And it's all based on optical illusion. Packed inside the Spheree are multiple mini-projectors, which shine the images onto the interior surface of the sphere. Special software designed by the team blends the projector images together for a single, seamless image.
Because it is projected onto the surface of the globe, the next problem is the viewer's position in relation to Spheree. If the user is on one side and walks to the other, the view would usually distort or be obscured. For this reason, the device integrates motion-tracking software for user-targeted views: as the user moves around the sphere, the projected image follows, automatically correcting for perspective, appearing to stay in one place while the viewer moves around.
To do this, it uses infrared cameras that track a headband worn by the user.
"One of the emerging technologies that makes Spheree unique is that we use multiple mini-projectors, calibrated and blended automatically to create a uniform pixel space on the surface of the sphere," the team wrote.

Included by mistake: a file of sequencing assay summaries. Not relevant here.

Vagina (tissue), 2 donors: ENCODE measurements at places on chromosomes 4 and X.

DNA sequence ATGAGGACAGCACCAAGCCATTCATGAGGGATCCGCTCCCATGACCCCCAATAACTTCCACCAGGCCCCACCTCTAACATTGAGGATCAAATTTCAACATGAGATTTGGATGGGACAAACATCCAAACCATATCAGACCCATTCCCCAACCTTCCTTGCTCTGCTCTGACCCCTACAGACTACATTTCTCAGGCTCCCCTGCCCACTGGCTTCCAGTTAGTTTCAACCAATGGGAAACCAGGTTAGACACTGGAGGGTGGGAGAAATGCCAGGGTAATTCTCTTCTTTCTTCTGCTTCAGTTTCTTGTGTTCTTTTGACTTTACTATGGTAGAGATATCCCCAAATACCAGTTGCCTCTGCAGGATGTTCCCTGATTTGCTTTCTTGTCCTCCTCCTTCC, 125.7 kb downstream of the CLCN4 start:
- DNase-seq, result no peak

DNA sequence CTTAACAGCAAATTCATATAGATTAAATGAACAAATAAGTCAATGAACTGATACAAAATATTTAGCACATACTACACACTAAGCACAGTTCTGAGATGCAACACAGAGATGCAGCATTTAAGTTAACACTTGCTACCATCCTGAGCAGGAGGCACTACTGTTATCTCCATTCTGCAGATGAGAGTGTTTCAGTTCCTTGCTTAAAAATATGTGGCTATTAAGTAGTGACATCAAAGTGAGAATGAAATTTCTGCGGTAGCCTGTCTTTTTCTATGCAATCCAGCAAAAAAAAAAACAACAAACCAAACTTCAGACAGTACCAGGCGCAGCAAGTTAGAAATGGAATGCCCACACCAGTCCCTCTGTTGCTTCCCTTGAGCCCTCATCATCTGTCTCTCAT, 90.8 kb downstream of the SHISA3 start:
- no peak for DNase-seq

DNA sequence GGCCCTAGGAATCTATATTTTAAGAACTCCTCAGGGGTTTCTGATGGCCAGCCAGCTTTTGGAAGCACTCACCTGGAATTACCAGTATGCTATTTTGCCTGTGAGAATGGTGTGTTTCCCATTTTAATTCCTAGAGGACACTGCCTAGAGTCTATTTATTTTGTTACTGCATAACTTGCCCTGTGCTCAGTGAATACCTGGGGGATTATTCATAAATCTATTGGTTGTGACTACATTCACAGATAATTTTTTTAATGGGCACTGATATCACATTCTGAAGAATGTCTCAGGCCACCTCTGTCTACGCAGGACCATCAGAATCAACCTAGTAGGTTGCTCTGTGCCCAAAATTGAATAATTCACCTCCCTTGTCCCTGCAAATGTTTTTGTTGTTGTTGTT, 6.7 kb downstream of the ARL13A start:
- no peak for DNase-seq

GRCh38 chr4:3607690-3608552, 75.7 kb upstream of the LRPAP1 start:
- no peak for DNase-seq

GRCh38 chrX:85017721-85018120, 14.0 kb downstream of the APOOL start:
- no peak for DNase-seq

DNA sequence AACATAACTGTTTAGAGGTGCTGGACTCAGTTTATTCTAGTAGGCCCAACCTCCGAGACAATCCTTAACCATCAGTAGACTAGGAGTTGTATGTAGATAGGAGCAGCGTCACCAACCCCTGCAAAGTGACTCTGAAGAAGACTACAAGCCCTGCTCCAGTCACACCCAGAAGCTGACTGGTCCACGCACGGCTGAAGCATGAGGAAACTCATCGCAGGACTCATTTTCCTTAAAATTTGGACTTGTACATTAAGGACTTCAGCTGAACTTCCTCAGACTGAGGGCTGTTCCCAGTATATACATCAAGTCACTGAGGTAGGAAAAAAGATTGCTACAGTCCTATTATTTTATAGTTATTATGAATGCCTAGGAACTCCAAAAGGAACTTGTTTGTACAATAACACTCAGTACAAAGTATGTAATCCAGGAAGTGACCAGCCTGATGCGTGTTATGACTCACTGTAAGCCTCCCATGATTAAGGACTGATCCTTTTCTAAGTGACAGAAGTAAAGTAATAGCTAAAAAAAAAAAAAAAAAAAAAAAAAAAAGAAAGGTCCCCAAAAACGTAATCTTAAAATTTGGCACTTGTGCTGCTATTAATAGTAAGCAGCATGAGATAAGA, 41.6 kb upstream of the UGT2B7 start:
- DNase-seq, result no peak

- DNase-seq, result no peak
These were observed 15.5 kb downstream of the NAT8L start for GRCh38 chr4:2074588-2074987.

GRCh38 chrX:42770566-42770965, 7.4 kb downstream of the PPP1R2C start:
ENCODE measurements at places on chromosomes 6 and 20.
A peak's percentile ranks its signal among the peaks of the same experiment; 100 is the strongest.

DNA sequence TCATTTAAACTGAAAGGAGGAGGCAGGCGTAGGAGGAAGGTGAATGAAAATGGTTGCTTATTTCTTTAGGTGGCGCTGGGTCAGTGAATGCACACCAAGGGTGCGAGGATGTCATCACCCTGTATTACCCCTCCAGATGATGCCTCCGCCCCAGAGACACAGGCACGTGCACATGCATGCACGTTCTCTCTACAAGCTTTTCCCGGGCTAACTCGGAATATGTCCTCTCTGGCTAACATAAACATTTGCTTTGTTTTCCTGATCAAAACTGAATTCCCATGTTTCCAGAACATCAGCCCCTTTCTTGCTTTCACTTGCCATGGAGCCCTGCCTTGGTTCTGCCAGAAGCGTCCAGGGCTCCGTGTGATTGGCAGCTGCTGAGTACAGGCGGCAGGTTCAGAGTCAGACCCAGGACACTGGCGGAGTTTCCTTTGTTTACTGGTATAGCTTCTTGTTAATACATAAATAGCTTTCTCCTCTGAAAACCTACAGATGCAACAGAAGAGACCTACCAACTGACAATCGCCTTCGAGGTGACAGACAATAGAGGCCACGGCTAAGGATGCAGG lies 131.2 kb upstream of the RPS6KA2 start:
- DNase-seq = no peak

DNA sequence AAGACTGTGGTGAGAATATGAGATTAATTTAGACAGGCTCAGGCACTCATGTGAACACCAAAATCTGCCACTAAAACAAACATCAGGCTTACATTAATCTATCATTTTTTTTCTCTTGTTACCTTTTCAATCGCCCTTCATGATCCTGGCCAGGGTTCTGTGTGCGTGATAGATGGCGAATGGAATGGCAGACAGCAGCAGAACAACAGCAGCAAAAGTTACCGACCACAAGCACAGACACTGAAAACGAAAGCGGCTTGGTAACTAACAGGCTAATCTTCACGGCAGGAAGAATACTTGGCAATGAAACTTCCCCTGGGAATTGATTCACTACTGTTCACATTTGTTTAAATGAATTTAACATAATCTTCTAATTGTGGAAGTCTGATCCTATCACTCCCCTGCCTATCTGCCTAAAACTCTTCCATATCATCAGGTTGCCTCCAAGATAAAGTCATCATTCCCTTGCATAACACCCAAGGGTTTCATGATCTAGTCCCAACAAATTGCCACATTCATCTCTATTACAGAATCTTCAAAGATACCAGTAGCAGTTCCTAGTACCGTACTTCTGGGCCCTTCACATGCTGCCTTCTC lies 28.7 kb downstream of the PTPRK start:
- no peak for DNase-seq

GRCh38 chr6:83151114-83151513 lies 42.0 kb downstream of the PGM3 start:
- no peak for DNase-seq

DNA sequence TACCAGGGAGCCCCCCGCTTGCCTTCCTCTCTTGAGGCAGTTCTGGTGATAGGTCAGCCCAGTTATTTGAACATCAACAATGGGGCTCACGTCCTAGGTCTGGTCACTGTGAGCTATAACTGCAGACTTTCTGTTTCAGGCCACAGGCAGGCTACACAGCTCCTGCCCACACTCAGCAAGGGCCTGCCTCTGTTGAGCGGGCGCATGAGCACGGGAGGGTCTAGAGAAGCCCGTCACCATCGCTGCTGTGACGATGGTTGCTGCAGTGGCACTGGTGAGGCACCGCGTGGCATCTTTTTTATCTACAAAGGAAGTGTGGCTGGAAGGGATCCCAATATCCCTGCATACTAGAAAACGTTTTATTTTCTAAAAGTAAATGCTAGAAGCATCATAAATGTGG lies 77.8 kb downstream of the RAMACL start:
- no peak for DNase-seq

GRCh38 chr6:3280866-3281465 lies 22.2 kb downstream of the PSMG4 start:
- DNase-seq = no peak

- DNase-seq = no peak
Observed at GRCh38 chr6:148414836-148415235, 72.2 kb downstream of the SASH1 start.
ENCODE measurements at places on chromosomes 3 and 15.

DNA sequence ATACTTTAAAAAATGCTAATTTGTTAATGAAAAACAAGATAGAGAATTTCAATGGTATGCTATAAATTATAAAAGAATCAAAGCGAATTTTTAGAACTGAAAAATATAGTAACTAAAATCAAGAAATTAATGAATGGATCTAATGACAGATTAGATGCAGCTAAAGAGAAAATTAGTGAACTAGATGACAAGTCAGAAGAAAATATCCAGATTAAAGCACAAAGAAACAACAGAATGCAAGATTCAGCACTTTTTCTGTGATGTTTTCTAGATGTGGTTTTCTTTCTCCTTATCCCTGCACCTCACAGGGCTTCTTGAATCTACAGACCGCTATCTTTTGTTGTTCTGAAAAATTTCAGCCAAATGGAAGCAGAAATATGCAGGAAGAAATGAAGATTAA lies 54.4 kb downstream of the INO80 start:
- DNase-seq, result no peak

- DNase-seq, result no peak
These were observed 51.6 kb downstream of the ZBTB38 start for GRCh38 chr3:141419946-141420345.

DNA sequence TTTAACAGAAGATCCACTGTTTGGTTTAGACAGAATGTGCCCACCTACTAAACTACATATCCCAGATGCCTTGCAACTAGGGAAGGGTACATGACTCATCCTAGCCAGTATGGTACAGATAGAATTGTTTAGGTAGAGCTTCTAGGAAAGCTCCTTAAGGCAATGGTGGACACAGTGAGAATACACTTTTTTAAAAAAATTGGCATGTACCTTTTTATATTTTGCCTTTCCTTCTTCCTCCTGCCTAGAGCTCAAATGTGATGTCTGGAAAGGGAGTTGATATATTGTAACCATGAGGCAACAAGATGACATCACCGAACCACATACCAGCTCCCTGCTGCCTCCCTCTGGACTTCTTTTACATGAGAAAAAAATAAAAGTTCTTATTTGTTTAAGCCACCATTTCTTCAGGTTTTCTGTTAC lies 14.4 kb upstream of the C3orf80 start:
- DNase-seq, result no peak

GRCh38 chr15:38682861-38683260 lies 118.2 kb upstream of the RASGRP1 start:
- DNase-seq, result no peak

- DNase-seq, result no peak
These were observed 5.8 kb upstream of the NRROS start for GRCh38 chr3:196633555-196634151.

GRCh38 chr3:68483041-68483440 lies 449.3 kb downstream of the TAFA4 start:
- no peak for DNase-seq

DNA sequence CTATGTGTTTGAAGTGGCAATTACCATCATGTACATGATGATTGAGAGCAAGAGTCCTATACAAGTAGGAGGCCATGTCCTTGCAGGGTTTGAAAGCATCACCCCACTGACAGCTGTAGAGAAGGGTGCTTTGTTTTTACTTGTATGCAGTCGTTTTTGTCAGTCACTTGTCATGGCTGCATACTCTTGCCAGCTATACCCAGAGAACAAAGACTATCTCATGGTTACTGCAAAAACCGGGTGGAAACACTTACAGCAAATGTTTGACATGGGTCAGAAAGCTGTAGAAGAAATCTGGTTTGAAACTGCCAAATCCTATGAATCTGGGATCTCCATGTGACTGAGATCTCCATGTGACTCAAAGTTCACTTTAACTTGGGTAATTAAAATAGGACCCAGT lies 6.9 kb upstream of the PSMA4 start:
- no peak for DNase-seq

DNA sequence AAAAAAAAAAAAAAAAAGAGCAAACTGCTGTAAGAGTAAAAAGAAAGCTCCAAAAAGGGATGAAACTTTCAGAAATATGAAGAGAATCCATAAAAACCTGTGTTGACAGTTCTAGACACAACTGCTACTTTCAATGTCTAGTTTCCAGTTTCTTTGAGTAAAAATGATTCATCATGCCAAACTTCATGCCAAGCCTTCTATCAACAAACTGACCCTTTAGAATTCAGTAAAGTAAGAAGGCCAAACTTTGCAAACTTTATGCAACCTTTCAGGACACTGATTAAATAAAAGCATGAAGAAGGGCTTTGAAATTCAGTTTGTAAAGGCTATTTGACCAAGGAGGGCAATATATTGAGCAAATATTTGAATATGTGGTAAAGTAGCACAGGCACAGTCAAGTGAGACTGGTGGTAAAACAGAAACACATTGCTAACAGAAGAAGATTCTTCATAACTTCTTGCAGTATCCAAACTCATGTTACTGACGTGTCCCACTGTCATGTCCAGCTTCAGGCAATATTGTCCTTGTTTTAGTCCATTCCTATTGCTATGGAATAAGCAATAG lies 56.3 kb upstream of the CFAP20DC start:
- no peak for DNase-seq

"The calibration algorithm we developed allows for as many projectors as needed for virtually any size of sphere, providing a linear scalability cost for higher-resolution spherical displays. Spheree does not have any seams or blind spots, therefore rendered scenes are not occluded and the display can support stereo 3D experiences."
Although small projectors are usually low-resolution, the team circumvented this using a scalable multi-projector system called FastFusion, which automatically calibrates aligned projectors to blend separate projections.
But it's not just for passive viewing: using a leap motion gesture controller, the Spheree is able to integrate motion control, allowing users to interact with the models and images therein with their hands. Much like a sculptor can push, pull, turn, and sculpt a piece of clay, 3D modellers can directly create 3D models with their hands using software such as Blender via a connected computer.
The team demonstrated two versions of the Spheree at SIGGRAPH 2014 in Vancouver, Canada, earlier this month: a smaller 18cm display and a larger 51cm display.